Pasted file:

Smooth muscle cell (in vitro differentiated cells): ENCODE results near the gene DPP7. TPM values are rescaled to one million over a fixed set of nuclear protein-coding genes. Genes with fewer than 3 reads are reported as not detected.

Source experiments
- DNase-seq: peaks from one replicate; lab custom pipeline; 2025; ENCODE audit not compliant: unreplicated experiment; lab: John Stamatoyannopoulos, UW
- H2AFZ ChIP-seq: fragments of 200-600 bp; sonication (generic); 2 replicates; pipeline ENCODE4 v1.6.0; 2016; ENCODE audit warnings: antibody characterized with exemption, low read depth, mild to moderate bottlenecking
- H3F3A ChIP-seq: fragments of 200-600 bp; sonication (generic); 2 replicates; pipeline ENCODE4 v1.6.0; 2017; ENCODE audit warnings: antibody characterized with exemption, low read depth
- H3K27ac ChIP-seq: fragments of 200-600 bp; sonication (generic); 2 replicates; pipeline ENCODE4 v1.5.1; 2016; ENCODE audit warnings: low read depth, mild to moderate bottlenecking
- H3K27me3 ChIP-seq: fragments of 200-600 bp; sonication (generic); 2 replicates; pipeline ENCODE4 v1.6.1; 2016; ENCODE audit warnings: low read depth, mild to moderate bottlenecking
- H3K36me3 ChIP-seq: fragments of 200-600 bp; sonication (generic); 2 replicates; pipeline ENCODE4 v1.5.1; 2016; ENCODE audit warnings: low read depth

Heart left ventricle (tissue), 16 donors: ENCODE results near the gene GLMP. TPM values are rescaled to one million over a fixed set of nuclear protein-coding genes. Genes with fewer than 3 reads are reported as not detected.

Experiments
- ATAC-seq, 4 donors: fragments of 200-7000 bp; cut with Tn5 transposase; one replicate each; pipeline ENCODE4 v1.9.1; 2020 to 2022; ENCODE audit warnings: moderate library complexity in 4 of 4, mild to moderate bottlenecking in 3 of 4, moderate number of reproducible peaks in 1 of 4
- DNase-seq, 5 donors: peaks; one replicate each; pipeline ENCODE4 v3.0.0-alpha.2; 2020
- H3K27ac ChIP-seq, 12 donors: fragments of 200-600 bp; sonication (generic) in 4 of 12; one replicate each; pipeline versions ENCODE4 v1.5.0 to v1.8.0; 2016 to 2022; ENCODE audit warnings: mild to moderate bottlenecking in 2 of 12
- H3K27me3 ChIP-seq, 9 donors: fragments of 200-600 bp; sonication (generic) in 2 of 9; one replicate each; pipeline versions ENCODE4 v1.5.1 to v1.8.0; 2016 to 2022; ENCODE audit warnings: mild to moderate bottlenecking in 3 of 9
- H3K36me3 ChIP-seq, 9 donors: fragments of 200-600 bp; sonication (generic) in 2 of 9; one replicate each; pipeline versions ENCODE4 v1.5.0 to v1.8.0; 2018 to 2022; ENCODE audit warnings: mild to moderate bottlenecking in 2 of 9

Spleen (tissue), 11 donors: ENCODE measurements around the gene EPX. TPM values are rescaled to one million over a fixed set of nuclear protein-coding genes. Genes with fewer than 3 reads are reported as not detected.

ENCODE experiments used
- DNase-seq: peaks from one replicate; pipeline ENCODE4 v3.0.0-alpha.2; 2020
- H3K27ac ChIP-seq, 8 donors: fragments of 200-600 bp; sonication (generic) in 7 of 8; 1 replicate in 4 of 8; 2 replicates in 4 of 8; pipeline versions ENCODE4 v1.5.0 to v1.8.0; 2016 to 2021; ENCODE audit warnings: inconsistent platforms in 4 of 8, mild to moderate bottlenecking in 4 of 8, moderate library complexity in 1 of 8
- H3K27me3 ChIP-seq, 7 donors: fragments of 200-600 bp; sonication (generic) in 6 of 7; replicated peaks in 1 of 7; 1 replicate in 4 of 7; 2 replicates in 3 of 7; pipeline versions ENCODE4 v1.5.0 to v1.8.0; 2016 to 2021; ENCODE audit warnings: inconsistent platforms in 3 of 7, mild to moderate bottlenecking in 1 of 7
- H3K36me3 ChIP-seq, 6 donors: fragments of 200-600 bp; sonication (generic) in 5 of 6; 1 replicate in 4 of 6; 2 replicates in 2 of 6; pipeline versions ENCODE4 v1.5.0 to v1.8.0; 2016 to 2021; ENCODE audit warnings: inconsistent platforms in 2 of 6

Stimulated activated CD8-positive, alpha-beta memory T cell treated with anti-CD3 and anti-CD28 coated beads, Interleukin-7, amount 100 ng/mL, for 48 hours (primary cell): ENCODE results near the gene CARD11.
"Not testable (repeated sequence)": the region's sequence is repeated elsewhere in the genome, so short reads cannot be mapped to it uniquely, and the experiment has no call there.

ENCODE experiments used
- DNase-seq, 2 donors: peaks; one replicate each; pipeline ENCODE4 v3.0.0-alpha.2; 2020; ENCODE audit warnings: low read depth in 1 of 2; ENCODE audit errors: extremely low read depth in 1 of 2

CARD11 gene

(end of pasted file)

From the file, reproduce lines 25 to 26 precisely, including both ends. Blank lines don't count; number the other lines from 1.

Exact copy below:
- DNase-seq, 2 donors: peaks; one replicate each; pipeline ENCODE4 v3.0.0-alpha.2; 2020; ENCODE audit warnings: low read depth in 1 of 2; ENCODE audit errors: extremely low read depth in 1 of 2

CARD11 gene